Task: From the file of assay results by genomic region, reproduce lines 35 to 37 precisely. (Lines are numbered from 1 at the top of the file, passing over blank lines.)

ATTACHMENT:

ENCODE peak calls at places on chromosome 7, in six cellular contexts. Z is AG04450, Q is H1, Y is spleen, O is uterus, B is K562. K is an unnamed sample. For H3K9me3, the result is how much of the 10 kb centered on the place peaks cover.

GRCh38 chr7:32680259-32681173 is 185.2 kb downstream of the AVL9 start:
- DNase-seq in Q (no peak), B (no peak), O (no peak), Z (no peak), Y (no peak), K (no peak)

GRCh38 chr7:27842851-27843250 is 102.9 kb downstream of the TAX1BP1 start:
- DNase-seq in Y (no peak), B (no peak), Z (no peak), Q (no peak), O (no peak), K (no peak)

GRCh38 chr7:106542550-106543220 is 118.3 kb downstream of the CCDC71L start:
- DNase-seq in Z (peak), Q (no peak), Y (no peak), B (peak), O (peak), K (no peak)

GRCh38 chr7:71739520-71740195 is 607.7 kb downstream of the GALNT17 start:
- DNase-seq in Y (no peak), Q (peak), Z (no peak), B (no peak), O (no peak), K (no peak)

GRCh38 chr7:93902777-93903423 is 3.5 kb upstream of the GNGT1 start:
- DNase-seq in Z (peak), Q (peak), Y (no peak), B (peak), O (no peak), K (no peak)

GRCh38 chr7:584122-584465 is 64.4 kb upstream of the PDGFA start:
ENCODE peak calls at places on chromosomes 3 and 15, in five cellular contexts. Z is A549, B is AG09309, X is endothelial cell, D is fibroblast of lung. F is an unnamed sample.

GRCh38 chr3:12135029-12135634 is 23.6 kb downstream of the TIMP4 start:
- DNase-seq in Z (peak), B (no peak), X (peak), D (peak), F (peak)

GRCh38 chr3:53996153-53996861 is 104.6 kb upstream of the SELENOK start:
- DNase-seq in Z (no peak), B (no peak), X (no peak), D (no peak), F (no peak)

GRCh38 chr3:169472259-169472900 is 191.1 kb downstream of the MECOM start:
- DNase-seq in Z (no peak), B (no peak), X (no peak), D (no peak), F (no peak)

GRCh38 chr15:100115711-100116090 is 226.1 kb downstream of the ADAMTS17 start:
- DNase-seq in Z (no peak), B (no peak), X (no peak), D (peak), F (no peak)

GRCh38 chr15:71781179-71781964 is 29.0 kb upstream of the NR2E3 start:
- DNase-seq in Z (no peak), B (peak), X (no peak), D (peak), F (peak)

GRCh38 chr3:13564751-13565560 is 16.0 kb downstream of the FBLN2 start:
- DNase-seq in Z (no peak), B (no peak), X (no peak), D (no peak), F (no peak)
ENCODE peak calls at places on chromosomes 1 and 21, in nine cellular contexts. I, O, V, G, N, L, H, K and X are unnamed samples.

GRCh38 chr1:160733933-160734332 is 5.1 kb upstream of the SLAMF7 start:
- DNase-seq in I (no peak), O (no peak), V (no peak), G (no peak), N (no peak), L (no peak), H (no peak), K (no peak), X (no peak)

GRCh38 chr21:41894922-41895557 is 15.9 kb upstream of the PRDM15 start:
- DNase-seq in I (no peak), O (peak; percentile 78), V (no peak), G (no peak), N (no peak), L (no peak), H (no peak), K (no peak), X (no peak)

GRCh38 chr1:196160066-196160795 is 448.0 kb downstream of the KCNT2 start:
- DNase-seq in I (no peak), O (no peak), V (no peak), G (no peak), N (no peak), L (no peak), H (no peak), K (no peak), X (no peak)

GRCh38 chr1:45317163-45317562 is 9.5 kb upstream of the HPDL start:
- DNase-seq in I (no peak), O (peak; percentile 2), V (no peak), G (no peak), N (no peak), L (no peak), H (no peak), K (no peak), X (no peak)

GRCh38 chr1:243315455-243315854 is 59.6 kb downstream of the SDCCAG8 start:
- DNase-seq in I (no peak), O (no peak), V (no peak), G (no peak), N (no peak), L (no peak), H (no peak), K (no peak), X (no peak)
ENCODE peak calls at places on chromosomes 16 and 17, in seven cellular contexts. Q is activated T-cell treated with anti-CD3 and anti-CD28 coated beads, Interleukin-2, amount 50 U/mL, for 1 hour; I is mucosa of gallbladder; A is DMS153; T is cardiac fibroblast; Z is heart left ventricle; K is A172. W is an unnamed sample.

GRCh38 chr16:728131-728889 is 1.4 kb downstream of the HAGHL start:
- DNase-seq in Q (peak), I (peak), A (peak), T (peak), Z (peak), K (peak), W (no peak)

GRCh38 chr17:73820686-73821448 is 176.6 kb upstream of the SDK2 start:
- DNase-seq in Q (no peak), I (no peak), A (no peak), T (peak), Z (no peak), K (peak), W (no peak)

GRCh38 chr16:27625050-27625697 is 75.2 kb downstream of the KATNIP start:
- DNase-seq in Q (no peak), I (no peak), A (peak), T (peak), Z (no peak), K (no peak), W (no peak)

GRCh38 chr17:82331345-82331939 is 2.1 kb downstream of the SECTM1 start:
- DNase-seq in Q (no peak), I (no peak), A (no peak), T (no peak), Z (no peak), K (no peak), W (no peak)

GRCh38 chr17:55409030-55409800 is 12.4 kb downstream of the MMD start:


GRCh38 chr1:243315455-243315854 is 59.6 kb downstream of the SDCCAG8 start:
- DNase-seq in I (no peak), O (no peak), V (no peak), G (no peak), N (no peak), L (no peak), H (no peak), K (no peak), X (no peak)
ENCODE peak calls at places on chromosomes 16 and 17, in seven cellular contexts. Q is activated T-cell treated with anti-CD3 and anti-CD28 coated beads, Interleukin-2, amount 50 U/mL, for 1 hour; I is mucosa of gallbladder; A is DMS153; T is cardiac fibroblast; Z is heart left ventricle; K is A172. W is an unnamed sample.